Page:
Tewkesbury Park Hotel, Golf & Country Club
Location: Tewkesbury, Gloucestershire
This elegant former Victorian Manor House is situated on the site of the 1471 Battle of Tewkesbury and is set high above the historic town of Tewkesbury, with views of the Abbey, Malvern and Cotswold Hills.
Enjoying a suntrap position, guests come from far and wide to enjoy Tewkesbury Park's superb location, great hospitality, good food, comfortable accommodation and of course the excellent 18 hole par 73 championship golf course and leisure facilities. Guests can enjoy complimentary use of the: indoor pool, sauna, full equipped gymnasium, spa pool, steam room, squash and tennis courts.
With both the Garden Restaurant for fine dining or Greens Brasserie for a more informal drink or light meal, the hotel can offer great eating variety, to suit an occasion or daily preference.
Just five minutes from Junction 9 of the M5 the hotel is ideal for golf breaks and corporate golf events, or 'turn business into pleasure' with good road accessTewkesbury Park is centrally located for meetings, with 11 great rooms to choose from.
For more information about the hotel please visit their web site
† These prices are based on two people sharing a standard double or twin bedroom
Tewkesbury Park Golf and country Club, was opened July 1976 and the course was designed by the famous golfer and course designer, Frank Pennick. The Hotel stands at the summit of a small hill on a site where Romano-British Glevum ware has been found.
The present building is believed to have been erected by John and Mary Brilliana Wall in the late 18th century, but there has been a house here at least as early at the 14th century, when Edward le Despenser was Lord of Tewkesbury manor, and the Clares used it as a hunting lodge. In 1553 Queen Mary leased it to the Jermingham family for 20s per annum and they later bought it. They leased it to John Nanfan of Birtsmorton, who employed Cardinal Wolsey as a family chaplin when he was a young man. It was eventually bought by Sir John Popham, and was then passed by marriage to the Wall family, and in 1871 Rev Joseph Shapland, a distant relative, bought it and built two galleries for his picture collection, but on his death in 1837 the pictures were sold and the galleries pulled down. He left the estate to his daughter Fanny who married James Primatt Sargeaunt; her daughter Violet inherited in 1933 and lived there until her death in 1973.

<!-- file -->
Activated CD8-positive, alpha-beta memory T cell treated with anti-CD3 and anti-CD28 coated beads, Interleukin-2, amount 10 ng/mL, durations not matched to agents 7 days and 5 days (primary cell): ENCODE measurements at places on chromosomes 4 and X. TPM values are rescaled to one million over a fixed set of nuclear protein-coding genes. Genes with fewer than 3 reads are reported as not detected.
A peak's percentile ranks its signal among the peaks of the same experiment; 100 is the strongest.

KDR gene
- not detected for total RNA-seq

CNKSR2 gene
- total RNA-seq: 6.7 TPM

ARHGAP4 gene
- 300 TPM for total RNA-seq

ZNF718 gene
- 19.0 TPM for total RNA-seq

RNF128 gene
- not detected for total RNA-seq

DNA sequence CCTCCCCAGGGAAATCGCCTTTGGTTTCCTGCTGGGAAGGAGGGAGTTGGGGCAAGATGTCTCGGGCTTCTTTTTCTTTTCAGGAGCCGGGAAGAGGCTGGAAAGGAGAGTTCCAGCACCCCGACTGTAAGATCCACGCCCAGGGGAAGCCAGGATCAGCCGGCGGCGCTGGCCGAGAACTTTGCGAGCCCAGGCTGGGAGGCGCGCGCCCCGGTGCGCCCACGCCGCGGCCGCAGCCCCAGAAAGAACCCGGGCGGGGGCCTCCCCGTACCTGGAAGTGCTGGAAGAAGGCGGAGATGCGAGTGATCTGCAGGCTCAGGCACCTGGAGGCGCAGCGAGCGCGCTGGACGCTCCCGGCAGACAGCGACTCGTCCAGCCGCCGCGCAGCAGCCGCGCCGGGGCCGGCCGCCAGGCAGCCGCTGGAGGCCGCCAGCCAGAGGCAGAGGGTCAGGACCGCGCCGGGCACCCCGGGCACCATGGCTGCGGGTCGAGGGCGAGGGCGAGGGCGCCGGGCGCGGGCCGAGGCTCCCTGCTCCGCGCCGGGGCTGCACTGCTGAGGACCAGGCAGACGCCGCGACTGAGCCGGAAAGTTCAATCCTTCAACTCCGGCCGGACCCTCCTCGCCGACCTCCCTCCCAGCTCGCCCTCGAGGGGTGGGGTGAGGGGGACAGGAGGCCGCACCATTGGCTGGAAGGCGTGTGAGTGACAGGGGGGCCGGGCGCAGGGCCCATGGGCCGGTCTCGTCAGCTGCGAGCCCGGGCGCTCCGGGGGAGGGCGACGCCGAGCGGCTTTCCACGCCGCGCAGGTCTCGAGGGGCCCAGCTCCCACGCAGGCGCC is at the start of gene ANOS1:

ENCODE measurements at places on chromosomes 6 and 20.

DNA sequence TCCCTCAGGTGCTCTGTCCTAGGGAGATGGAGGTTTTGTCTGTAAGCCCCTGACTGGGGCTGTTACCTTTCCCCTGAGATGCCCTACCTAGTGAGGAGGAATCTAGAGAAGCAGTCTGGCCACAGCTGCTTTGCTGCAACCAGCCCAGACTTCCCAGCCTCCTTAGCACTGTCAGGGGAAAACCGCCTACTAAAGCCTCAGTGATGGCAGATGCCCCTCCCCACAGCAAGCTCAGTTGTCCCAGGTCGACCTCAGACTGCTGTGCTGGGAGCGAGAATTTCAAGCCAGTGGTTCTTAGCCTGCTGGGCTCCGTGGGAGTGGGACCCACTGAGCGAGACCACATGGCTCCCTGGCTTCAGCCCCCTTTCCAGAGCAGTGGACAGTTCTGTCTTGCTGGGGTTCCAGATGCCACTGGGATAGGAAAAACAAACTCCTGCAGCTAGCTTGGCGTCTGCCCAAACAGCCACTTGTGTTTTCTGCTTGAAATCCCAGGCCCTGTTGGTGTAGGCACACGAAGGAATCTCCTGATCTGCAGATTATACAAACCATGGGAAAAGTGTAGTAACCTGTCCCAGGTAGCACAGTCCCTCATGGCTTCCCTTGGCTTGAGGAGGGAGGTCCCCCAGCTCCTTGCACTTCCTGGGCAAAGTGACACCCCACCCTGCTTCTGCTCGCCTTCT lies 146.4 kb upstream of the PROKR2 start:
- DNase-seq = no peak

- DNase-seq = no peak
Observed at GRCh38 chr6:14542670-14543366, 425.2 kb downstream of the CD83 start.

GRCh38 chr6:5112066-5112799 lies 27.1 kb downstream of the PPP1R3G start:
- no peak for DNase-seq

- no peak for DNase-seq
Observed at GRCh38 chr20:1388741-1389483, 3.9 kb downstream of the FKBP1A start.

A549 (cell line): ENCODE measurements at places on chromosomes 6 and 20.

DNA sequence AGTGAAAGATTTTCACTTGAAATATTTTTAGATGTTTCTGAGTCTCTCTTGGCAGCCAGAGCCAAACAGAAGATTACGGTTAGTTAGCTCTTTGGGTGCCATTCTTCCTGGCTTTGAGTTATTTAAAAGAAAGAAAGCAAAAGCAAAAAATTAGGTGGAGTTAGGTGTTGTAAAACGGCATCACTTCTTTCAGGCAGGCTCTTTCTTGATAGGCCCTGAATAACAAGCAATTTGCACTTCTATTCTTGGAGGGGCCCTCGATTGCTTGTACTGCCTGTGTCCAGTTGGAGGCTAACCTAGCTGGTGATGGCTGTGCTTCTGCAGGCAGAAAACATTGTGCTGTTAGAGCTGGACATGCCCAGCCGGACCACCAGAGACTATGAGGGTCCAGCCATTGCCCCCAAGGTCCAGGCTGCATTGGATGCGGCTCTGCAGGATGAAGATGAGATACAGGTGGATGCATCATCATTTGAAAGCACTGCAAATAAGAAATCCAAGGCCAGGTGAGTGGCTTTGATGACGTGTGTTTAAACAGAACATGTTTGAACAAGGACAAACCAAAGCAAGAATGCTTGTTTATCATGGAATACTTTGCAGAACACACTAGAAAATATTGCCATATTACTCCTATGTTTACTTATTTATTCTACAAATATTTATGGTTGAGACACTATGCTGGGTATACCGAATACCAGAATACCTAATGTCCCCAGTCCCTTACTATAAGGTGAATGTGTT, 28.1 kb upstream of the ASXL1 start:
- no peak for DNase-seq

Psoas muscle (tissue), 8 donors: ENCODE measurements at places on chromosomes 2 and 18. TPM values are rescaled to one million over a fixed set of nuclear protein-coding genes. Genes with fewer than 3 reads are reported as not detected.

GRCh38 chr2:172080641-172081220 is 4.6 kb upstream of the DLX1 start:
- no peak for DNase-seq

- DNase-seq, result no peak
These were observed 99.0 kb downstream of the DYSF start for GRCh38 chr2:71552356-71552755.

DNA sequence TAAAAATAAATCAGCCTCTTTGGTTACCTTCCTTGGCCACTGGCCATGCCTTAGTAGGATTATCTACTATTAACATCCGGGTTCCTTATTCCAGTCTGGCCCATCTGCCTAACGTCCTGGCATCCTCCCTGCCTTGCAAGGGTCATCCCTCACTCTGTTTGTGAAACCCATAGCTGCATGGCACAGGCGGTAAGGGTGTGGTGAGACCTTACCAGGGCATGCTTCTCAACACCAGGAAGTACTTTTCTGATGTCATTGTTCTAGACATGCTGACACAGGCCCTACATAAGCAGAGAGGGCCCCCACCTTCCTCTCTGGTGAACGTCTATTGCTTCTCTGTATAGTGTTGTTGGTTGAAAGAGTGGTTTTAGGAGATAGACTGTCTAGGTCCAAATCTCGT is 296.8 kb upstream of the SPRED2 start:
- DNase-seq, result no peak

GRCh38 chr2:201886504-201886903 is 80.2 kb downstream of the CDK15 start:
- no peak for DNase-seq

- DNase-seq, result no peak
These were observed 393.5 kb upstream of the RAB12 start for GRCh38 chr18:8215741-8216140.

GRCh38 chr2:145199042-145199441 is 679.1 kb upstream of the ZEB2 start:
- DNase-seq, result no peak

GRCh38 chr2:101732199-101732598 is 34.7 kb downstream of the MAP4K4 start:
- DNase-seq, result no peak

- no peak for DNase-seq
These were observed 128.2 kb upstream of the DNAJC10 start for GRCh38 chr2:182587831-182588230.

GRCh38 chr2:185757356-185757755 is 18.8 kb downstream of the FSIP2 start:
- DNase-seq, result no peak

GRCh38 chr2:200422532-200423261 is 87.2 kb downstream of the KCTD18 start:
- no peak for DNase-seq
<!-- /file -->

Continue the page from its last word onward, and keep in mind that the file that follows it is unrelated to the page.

Mrs Violet Salmon's life was quite eventful at Tewkesbury Park believing as she did that her ancestral home was haunted by a poltergeist. Poltergeists, as many people know, are said to be malevolent manifestations which "haunt" in a rather violent manner - often throwing things around, smashing and breaking crockery, and generally making a nuisance of themselves and must be a pretty traumatic experience. The trouble began when she was a child, with reports of crashes and noises in the house. Doors were said to have been seen to open unaided and a mysterious organ playing gave the people in the house frightening moments, and other typical poltergeist pranks went on in the house according to Mrs Salmon. Nor was she the only one to complain of the antics of the alleged poltergeist, her husband, servants, and many other people were involved in these experiences at Tewkesbury Park...